Former British prime minister Tony Blair issued a battle cry against a so-called 'hard Brexit' on Friday, calling on voters, businesses and campaigners to "rise up" and back a coordinated effort to temper the terms of, or even halt, Britain's EU exit.
In his first major political intervention since Britons voted 52 to 48 percent to leave the European Union last June, Blair said Conservative Prime Minister Theresa May was pursuing "Brexit at any cost," and must be challenged.
"The people voted without knowledge of the terms of Brexit. As these terms become clear, it is their right to change their mind. Our mission is to persuade them to do so," he said in a speech.
"This is not the time for retreat, indifference or despair, but the time to rise up in defense of what we believe."
May has vowed to start the legal process of leaving the European Union next month, and it is not clear whether the process could then be reversed. Her vision is for a clean break from the bloc, including leaving its single market and customs union.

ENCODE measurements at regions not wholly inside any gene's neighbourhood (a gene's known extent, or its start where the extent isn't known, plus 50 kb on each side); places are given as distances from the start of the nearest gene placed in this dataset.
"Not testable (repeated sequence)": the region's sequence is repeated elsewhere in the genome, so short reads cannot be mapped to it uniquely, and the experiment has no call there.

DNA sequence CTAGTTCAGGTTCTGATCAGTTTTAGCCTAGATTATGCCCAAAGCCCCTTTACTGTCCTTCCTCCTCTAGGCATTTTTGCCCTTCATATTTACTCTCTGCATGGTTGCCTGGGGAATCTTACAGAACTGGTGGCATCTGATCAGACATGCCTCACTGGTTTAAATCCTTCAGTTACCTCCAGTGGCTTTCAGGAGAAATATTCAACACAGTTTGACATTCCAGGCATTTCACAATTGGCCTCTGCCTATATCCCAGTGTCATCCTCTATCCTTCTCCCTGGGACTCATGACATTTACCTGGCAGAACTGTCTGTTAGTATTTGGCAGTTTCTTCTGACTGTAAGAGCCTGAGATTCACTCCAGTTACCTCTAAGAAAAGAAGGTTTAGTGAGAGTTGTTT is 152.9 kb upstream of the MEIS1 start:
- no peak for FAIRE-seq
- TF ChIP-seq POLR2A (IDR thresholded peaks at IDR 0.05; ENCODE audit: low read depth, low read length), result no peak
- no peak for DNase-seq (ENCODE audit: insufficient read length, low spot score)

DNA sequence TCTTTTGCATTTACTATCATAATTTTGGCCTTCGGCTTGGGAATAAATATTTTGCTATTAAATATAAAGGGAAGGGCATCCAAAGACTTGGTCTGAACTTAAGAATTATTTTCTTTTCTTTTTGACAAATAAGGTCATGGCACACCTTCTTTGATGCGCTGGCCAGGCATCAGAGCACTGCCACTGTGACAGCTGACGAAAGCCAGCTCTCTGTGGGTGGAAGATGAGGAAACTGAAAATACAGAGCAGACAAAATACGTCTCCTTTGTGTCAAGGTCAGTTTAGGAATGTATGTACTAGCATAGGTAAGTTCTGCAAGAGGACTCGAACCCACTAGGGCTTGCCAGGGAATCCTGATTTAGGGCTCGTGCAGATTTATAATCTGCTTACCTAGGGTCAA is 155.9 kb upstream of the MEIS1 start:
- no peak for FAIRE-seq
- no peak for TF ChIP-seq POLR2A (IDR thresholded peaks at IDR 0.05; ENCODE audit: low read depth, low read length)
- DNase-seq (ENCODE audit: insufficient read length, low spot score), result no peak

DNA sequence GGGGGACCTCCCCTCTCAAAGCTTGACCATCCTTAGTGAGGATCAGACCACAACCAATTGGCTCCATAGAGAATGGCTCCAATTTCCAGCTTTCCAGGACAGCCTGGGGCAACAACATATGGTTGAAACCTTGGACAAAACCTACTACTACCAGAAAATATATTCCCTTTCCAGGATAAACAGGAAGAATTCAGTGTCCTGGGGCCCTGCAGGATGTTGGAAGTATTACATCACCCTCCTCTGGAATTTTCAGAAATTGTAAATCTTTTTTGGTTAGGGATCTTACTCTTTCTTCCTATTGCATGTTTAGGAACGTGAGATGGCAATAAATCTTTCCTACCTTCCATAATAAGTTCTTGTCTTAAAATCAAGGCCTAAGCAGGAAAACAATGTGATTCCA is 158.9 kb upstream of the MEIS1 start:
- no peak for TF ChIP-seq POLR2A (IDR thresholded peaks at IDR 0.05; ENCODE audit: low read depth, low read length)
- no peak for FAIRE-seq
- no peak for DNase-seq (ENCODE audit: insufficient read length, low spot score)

Blair, who won three elections at the head of the Labour Party, has also spoken out in the last 18 months to warn Labour members against electing the hard leftist Jeremy Corbyn as their leader, and to urge voters to shun Brexit. Neither intervention was successful.
His speech was aimed at rallying disparate and cowed pro-EU lobby groups into a coherent voice against Brexit, said the organizers of the event, the Open Britain campaign group.
He stopped short of calling for a second EU referendum, saying the mechanism for voters to express any change of mind was a "second-order question."